NOT to slam unions, I have positions on both sides of the issue, but all in all, unions have been good for American labor. More good than bad, anyway.

        • They were 70-80 years ago. Their lack of strategic creativity and adversarial posture has made them anachronisms in the modern business environment. Their Marxist ideologies among the leadership make them parasites of both their rank and file and the companies on which they depend. Union leaders are now the only beneficiaries of unions themselves.

        • Arizona is a Right-To-Work state. Unions have little leverage here, unless they actually serve the rank-and-file members.

    • Due north of Kernersville. Close to the Virginia border. Maybe 20 miles or so west of Reidsville. Pretty country and about in the middle of nowhere. Not too far from Winston Salem or Greensboro, but not really convenient either.

  5. The impact will be far greater than just one factory.

    Related ‘machine-based’ industries could pop up around the factory to share the same pool of skilled employees. The supply infrastructure that supports the Ruger factory will also spawn it’s own offspring. And as wages in the area increase, consumer goods and service providers from totally unrelated fields will find a market.

    How could Connecticut be so stupid as to throw this away?

    • Because they’re stubborn. AND stupid. Two qualities, by the way, that used to be used to describe the South.

  6. I just submitted a “Tell the CEO” form on the Ruger website, thanking them for choosing my state of NC.

    I read in one of the news articles about this, that Ruger plans on holding thier corporate offices in CT because the CEO wants to “stay and fight” for more 2A friendly laws in that state?

    Also I read in another article that they were opening new facilities rather than expanding the existing facility in AZ because they felt that once a facility gets over 1,000 workers it is easier to lose touch with the people and what is going on.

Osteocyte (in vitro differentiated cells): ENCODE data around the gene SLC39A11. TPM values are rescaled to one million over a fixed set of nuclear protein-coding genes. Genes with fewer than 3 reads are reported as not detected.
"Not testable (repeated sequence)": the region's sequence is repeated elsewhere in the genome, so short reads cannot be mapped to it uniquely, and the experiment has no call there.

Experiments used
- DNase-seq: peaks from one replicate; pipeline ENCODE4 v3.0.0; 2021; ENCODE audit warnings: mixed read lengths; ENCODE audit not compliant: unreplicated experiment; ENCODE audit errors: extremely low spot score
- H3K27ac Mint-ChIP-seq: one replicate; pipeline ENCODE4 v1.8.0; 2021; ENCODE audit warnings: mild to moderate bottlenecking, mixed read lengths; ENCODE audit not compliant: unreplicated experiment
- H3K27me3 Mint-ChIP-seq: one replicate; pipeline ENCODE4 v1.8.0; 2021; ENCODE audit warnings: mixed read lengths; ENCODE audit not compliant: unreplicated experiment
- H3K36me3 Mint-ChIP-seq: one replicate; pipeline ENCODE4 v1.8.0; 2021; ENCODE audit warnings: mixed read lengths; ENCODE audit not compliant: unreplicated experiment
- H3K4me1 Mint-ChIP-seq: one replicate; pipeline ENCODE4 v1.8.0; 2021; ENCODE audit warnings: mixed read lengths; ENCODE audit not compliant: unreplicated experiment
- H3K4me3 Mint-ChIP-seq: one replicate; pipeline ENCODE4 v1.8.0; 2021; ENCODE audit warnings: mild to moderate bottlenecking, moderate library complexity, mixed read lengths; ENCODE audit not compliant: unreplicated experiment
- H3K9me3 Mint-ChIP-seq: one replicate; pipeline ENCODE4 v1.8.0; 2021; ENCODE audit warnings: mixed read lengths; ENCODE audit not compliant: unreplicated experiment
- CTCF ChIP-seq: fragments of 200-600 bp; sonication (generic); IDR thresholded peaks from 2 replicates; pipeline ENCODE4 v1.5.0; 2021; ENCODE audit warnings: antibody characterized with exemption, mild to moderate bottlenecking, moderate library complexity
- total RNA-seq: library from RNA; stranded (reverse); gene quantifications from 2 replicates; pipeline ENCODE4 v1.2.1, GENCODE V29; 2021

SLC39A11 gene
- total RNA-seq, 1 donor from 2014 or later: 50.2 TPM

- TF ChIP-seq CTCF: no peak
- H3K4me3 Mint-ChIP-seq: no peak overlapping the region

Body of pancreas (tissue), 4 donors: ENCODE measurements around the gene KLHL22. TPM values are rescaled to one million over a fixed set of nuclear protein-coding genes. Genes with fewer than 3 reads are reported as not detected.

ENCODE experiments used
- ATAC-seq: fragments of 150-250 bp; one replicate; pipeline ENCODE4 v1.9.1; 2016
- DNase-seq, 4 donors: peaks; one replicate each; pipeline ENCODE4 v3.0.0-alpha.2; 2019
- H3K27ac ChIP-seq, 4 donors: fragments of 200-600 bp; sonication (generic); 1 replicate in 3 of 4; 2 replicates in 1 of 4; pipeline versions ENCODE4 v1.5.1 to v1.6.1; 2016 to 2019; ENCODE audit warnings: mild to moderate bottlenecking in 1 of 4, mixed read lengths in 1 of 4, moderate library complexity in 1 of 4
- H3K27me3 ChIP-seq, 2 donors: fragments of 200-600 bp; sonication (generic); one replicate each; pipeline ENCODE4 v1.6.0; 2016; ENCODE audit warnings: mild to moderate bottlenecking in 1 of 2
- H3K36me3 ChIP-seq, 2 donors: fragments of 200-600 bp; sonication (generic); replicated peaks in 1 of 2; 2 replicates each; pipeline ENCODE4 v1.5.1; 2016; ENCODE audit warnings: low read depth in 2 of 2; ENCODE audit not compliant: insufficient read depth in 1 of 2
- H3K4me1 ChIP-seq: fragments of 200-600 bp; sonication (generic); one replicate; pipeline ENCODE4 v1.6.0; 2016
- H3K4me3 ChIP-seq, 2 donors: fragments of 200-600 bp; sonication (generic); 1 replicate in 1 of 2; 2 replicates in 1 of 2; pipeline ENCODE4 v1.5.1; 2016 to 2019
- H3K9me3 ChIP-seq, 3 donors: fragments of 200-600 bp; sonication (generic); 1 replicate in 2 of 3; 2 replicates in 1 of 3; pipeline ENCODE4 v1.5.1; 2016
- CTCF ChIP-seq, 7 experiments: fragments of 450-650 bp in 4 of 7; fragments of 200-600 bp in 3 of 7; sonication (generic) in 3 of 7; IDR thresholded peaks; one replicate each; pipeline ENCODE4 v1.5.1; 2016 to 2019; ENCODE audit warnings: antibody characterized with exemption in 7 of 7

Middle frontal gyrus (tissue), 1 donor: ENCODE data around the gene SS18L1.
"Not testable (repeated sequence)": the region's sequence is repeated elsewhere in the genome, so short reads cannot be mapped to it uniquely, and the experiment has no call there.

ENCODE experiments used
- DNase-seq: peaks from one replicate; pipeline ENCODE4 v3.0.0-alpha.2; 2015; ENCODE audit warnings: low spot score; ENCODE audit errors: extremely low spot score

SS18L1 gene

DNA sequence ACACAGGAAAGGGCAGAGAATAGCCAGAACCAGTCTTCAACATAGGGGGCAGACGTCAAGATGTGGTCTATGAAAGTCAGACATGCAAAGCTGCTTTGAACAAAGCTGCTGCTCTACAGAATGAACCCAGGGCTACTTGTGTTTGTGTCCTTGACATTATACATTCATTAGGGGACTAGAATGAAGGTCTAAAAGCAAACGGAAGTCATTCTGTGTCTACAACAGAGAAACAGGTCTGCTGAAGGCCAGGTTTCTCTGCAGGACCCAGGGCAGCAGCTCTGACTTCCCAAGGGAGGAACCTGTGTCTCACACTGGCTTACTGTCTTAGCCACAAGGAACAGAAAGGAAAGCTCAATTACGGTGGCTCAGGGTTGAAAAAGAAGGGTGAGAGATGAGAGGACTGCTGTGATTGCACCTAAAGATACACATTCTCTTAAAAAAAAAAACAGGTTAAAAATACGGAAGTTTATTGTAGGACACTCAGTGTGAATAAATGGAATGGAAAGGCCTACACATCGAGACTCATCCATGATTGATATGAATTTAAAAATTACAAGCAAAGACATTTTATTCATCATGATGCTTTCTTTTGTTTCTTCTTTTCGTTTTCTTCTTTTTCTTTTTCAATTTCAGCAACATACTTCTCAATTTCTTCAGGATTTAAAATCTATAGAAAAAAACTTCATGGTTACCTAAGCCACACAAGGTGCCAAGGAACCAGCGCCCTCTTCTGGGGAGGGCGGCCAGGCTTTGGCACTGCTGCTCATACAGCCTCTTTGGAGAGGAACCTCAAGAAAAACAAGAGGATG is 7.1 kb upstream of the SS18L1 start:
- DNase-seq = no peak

That same article also said the new facility would be for new product introductions, and not for existing products… I am hoping it will be the return of Ruger shotguns. Whatever is produced there, as a NC native I will be first in line to buy one.

  7. I used to drive through Mayodan regularly to visit my folks in the VA mountains. Glad to see a second gun manufacturer in that area. If you ever go for a factory visit after it is complete, stop by Fuzzys barbecue. The best in the area hands down.

  8. Good for North Carolina. I look forward to adding a NC-built 10/22 or Blackhawk to my collection.

  9. Ruger will be either leasing or buying an old UNIFI textile plant in Mayodan for it’s expansion. I’m sure they got a GOOD DEAL on it and some tax incentives. NC is already home to Para, IOinc, Delton, and Barnes Precision.

  10. Welcome Ruger! I love your guns and am also looking forward to coming and visiting the factory and buying a home grown scout!! Thank you for choosing our state!!